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  9. We know your pain. My son spent over a year in and out of revolving ER door, many dr's visits and ridiculous conclusion-bleeding rectally due to contipation and excessive pushing. He was finally diagnosed by a surgeon requesting the appropriate test. This was somewhat by luck however as the appointment was set to correct esophycol ulcer ( now we know was caused by the meckel's ) which we were led to believe was also causing the rectal bleeding. Symptoms: anal blood loss, fainting, stomach cramps. He was 16 when he had his 1st pass out/ blood loss episode however he had been thought to have IBS since 14-15 yrs old. So, symptoms began showing up early but our medical professionals are not very astute in looking beyond minor ailments when they could be looking at the bigger picture.

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  10. My 4 yr. old son is a survivor of Meckel's diverticulum. He recently had emergency surgery on Jan. 22nd @ Vanderbilt Children's Hospital in Nashville, TN. The ruptered diverticulum caused a perforation in his small intestine. This caused bowel movements, blood, fluid, and infection to fill his entire abdomen. Needless to say, he was on borrowed time. We were in the hospital for 10 days because a drain tube was in place to pull all of the remaining fluids from his stomach. He was on heavy doses of antibiotics and wasn't able to eat til 8 days post op. He's still considered high risk for a post op abcess, but so far things are clear. This is a VERY SERIOUS condition. It's a congenital defect and only affects about 2% of the population, so it's often misdiagnosed. We had doctors saying it was viral, bacterial, inflammatory bowel disease, Crohn's, etc. They finally discovered it once a CT scan was performed. PARENTS: I cannot stress enough the importance of being persistent with your child's doctor. If your intuition tells you that something is wrong, it probably is. Insist on tests, especially the CT. Most doctors try to avoid doing one, but it's necessary to correctly diagnose this condition. My son is doing pretty well with his recovery. He's still very pale, despite having a blood transfusion pre-surgery. We go back to our surgeon on Feb. 14th and I hope we have good news then. PHYSICIANS AND MEDICAL PERSONNEL...PLEASE LOOK FOR THIS CONDITION IN YOUR PATIENTS. IT'S RARE, BUT IT DOES EXIST. CONSIDERING IT AS A POSSIBILITY COULD SAVE SOMEONE'S LIFE.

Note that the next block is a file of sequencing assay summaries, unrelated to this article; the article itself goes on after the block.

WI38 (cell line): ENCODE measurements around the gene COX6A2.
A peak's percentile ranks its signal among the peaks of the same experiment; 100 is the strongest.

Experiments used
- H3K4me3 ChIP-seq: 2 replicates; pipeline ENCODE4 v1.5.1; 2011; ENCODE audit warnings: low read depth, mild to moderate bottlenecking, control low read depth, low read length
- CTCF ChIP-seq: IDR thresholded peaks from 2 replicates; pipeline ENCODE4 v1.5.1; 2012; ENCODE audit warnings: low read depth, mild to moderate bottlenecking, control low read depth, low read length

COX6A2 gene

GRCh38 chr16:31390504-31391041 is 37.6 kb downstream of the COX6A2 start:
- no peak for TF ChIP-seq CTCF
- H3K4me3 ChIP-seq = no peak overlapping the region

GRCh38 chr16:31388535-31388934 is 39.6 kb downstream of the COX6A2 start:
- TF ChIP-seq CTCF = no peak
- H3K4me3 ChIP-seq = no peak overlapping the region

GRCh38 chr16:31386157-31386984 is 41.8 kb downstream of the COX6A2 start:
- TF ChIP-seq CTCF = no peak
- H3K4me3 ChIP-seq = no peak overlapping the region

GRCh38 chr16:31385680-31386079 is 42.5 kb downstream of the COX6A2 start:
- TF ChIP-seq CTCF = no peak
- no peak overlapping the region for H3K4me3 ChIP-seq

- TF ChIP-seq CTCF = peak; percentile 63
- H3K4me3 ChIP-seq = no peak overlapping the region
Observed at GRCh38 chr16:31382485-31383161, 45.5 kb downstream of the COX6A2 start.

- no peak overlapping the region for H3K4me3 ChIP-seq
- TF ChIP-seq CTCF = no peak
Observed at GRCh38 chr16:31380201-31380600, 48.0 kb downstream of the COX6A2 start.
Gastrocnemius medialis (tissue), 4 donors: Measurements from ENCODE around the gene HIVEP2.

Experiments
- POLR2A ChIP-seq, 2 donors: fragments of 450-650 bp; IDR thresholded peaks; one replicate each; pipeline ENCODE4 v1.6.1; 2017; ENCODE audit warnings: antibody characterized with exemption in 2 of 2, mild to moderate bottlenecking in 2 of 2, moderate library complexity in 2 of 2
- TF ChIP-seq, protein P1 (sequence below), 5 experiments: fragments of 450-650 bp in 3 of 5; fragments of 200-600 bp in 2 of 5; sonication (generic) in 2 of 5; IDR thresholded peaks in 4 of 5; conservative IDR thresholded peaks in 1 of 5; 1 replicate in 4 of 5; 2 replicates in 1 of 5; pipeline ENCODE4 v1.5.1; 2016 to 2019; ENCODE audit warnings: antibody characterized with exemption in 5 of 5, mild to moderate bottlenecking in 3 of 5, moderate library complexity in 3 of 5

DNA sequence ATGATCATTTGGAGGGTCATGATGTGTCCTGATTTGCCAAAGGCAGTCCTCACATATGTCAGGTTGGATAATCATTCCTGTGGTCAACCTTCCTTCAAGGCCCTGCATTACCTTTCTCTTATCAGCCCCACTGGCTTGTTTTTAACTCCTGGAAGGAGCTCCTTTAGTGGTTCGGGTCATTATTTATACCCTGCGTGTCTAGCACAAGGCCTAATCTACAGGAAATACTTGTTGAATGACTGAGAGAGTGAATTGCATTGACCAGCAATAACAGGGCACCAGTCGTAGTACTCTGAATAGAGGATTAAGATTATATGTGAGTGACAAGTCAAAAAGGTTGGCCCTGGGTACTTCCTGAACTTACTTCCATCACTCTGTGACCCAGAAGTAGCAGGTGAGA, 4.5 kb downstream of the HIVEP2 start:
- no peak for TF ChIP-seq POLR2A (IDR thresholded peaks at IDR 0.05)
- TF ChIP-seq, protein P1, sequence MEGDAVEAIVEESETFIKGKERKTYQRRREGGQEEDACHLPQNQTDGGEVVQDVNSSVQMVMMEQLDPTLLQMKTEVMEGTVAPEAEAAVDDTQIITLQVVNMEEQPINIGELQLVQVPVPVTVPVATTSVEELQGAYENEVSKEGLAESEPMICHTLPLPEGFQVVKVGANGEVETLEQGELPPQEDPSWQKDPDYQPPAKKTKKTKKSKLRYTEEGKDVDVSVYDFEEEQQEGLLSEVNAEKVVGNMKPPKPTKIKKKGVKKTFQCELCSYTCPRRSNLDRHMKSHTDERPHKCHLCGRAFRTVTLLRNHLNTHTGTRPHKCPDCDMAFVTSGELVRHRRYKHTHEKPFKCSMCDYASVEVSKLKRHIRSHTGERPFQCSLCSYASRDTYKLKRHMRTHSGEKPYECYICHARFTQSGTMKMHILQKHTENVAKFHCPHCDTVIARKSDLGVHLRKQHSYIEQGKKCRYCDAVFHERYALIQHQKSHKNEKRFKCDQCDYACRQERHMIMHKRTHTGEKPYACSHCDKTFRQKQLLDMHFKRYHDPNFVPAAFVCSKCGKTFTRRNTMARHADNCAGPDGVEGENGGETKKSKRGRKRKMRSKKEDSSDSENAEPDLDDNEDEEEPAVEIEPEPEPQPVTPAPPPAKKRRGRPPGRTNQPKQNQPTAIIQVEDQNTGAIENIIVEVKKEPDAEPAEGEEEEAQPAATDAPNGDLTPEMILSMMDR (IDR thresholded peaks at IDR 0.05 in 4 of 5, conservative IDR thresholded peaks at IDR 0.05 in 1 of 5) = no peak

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    1. What's post op abcess? My son had Meckels as well and i was never really told if they can suffer from complications afterwards....so im reading up as much as i can about it

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  11. My 4 year old son, had this exactly 4 years ago today! He was 3 months old and was projectile vomiting, and couldn't poop or pee. I took him into the pedi, and she said it was a bug. We ended up in the ER the next morning, and transferred to our local Children's Hospital. They didn't know what was wrong, the suspected intusspection (sp?), and did ultrasounds, and CT scans, and barium thing. They couldn't find out what was causing the blockage, so they had to do exploratory surgery and we found out it was Meckel's Diverticulum, which it got stuck on the inside of his belly button and his intestines wrapped around and caused the blockage, and it caused that portion to die off-but they also had to remove the illeum valve (which is not fun!!) and they took out his appendix as well. He now has short gut syndrome-they took out 45cm-so he has chronic diarrhea-which is not fun at all! Poor baby! We were in the hospital for 8 days!! I wish there was more information out there, but this is so rare and not common it's hard to process it all!

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    1. Hello Crys
      I hope your son is doing well with no complications, i am writing to know as your son has this surgery 4 years ago..my daughter had surgery for her meckels 4 months ago with 60 cm of her small intestine resected as well. It was all of sudden episodes of projectile vomits and tummy distention. She is doing okay by gods grace, but i feel scared all the time ..due to damn risk of adhesions and all..Can you plz boost me as you have gone through from all this